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Connecticut Attorney General William Tong has called on TikTok leadership to meet with teachers and parents in the state to discuss ways to prevent “dangerous content” on the app from being transmitted among students — two viral challenges tied to students. As new reports of U.S. bad behavior, “slap a teacher” and “devious licks” have sprung up across the country.

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Tong said. In Letter Addressing TikTok CEO Shaw Zi Chew, broadcasting reports of “slap a teacher” and “devious licks” challenges – which allow students to break into or steal items from school or attack a teacher or staff member encourage – show that “TikTok is unable to control the spread of harmful content” and that its Terms of Service require “serious review and correction” to enforce.

Tong asks the company to share details of policies and procedures to “prevent abuse and abuse” on the platform, “analyze” why the measures are “inadequate” and “commit” to eliminate any changes. Huh. Any “flaws” or “flaws” that have allowed the spread of “harmful tendencies” on TikTok.

Tong noted that schools in Connecticut have reported “stolen school property, closed toilets and excessive vandalism” associated with the challenge, and there are concerns that “slapping a teacher” in the challenge would put teachers “at risk.” “

Tiktok did not respond immediately Businesshala‘ request for comment, but the company said Last month it “removed content” and “redirecting hashtags and search results” challenges to “discourage such behavior”.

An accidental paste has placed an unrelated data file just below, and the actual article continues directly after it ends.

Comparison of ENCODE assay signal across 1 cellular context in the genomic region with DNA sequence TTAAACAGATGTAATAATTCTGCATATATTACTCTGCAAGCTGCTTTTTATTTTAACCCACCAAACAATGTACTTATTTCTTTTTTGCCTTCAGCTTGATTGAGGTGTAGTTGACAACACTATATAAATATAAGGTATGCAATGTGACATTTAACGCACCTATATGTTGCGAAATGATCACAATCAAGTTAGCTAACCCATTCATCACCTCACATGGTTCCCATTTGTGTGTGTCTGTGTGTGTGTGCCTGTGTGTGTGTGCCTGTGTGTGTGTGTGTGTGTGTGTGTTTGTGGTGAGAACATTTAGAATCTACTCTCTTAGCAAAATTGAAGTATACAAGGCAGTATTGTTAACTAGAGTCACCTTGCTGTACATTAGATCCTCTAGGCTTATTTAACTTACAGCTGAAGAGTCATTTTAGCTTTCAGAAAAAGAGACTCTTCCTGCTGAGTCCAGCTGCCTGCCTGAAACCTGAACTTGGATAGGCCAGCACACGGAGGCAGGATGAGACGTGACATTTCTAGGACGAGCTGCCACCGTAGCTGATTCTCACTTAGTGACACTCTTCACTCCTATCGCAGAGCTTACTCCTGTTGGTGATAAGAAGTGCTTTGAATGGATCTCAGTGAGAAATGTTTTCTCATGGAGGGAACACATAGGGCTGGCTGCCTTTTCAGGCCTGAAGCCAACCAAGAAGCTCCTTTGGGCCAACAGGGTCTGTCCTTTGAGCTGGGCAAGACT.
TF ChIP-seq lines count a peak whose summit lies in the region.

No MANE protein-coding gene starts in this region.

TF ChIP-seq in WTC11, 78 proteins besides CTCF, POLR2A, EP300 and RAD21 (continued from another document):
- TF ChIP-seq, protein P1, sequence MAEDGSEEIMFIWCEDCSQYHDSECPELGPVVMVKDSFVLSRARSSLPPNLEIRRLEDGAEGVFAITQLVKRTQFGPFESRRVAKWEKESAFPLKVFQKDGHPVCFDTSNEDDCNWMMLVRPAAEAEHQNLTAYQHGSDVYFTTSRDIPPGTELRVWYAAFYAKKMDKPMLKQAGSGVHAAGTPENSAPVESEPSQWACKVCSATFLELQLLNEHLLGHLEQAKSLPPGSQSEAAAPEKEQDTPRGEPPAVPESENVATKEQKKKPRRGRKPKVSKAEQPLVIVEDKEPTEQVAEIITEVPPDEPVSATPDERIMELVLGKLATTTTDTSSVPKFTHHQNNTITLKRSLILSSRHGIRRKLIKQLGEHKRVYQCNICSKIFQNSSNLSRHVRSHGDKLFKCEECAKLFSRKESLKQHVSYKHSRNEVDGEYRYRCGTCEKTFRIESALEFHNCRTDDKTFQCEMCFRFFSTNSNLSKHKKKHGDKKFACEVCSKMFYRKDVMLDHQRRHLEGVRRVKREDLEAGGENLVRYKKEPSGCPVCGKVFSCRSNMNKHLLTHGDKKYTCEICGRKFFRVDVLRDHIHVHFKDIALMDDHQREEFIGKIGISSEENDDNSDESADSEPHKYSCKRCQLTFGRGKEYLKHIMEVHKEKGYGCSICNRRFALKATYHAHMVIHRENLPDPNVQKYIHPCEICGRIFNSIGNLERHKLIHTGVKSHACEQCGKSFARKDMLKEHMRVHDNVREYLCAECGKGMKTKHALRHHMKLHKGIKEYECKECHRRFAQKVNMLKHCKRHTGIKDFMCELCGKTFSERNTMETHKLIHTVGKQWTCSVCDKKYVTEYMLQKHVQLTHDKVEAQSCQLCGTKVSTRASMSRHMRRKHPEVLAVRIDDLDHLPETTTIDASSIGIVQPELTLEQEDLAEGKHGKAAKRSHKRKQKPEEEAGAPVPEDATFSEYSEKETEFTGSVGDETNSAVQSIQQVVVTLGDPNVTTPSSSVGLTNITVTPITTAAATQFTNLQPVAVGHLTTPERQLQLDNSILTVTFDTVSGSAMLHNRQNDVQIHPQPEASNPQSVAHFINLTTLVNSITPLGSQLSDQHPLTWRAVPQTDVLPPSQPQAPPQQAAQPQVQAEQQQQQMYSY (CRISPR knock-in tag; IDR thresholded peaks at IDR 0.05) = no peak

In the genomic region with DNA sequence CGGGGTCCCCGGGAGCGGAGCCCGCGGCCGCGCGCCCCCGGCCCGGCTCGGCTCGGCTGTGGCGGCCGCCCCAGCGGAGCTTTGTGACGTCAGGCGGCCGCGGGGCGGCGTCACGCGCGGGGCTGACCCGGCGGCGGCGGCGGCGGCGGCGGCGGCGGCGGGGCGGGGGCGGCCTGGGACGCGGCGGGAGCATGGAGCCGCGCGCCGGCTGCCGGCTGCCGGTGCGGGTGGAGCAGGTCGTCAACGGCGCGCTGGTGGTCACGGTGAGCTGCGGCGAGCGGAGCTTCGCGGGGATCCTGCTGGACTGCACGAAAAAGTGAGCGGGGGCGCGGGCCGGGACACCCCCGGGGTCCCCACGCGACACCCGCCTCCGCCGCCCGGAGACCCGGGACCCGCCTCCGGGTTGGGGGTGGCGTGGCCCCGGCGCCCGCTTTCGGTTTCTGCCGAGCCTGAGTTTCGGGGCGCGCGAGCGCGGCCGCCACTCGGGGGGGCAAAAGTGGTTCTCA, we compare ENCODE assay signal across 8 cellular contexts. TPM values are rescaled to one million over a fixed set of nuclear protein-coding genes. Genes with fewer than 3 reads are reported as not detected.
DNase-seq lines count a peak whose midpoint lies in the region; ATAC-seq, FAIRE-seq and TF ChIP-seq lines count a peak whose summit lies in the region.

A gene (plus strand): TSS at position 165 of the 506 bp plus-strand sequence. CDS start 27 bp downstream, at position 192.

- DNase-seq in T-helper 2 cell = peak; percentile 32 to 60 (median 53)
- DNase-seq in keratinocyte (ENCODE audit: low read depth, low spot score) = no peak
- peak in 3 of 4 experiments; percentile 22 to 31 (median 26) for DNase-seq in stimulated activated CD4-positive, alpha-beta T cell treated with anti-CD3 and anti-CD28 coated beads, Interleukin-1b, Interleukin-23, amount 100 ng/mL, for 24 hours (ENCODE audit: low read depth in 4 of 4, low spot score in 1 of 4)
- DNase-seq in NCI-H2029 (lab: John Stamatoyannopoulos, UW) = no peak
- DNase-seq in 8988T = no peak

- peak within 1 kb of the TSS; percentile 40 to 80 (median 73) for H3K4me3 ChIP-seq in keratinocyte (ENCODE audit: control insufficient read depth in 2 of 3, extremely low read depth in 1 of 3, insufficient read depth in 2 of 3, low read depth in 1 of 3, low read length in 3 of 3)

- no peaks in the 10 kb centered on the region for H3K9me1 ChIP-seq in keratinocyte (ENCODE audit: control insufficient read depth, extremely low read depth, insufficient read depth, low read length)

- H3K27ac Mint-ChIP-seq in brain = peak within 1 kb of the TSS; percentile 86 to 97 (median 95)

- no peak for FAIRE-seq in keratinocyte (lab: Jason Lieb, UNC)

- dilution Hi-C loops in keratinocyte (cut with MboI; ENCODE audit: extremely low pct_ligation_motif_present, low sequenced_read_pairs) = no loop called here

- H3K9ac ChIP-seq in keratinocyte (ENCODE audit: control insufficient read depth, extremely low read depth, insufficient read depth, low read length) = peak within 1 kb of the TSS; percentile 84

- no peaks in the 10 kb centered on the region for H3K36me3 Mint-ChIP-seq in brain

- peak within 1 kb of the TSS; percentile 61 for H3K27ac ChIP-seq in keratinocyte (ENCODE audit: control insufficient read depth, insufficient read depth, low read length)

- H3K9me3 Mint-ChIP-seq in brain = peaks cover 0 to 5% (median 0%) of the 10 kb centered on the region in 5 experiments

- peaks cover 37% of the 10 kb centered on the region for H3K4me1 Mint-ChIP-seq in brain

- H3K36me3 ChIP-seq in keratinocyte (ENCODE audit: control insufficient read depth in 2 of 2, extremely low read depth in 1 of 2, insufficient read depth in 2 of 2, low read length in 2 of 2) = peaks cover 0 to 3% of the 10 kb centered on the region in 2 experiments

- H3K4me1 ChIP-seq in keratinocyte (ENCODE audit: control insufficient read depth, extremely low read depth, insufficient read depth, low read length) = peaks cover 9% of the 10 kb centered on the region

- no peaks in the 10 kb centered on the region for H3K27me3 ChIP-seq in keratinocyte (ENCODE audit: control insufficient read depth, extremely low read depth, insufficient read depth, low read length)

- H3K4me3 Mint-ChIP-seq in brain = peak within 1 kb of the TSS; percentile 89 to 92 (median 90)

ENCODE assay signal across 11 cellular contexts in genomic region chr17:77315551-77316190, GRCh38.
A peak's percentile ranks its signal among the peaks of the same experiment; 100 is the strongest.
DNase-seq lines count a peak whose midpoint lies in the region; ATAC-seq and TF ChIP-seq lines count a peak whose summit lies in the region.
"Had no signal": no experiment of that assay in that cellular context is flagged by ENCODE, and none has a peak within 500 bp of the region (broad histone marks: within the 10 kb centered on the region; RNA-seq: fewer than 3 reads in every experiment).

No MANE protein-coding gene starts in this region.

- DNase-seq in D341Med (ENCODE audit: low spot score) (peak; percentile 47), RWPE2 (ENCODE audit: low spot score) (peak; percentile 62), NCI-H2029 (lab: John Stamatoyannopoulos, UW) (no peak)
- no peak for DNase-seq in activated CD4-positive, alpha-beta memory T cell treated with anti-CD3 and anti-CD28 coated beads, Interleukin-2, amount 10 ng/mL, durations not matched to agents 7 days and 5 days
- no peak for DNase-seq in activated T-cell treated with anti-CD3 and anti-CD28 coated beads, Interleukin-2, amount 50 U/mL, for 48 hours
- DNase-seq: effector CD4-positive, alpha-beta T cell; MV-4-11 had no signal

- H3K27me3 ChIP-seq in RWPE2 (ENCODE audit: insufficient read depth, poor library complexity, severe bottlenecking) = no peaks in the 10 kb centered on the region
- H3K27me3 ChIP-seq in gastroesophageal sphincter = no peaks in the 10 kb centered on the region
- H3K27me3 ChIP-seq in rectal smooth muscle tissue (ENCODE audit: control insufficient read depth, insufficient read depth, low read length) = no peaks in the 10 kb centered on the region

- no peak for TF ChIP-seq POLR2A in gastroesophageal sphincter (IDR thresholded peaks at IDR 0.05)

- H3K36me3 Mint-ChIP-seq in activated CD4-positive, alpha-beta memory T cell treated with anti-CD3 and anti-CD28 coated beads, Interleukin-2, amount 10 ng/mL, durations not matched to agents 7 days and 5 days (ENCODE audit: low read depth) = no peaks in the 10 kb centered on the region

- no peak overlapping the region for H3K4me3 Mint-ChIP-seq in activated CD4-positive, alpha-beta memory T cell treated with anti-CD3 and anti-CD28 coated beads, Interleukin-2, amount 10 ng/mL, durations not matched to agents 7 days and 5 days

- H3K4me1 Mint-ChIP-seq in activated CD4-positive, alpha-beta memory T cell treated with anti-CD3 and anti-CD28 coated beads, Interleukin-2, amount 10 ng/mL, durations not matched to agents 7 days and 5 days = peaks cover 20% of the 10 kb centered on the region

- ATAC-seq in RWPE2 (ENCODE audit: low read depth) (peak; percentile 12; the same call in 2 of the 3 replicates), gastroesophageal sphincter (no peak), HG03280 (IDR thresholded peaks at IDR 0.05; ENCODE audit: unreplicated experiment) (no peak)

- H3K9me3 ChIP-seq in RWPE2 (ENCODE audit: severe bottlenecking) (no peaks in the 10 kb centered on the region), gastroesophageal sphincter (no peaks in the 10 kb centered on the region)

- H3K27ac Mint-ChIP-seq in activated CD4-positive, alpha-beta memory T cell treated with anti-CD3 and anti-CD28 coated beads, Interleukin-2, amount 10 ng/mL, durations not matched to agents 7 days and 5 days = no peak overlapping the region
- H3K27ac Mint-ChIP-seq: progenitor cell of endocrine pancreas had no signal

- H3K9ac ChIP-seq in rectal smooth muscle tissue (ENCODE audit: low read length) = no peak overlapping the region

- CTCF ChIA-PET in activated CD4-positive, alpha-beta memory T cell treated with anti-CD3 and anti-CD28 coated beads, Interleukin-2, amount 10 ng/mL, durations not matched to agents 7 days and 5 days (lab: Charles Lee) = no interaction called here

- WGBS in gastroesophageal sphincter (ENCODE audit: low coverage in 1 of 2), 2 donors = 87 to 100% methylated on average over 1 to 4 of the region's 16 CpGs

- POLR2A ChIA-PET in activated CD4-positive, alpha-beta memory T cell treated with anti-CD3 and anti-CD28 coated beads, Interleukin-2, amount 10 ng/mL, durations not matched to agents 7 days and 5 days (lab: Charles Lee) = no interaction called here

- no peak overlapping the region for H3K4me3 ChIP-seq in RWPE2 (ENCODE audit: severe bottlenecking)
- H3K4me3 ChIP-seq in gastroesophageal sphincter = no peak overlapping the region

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Reports of school vandalism linked to the “Dive Licks” challenge emerged in early September, with school districts in at least half a dozen states, including California, Michigan and Florida, reporting damaged property, mainly in school bathrooms. , or caused by theft. by students. The destruction was costly for some school districts, such as the Collinga-Huron Unified School District in Fresno County, which said NS Los Angeles Times That caused over $20,000 in damages to students. The incidents have prompted some schools to add additional monitoring equipment to hallways outside bathrooms, pay bus drivers overtime to monitor bathrooms, and prompt schools to send letters to parents asking students for bad behavior. Their help could be sought to stop it. At least 13 students across the US are also facing criminal charges for their role in creating “devious licking” material. The new mission for October under the “Davius ​​Licks” challenge is called “Slap a Teacher” and it’s already done informed of In South Carolina elementary school. Early warning has already been given for the “slap a teacher” challenge issued For school staff and parents in some states, such as Ohio.

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The challenge has drawn scrutiny from lawmakers as well. In late September, Sen. Richard Blumenthal (D-CT), who has lobbied other tech companies like Facebook to halt Instagram’s plans for kids, sent a letter TikTok sought to do more to discourage the “devious lick” trend from the platform and asked its officials to testify before a Senate subcommittee.

Senator demands TikTok to further crackdown on ‘devious chat’ practice of students vandalizing school bathroomsBusinesshala)

Schools warned about viral ‘crooked chaat’ TikTok challenge (Today)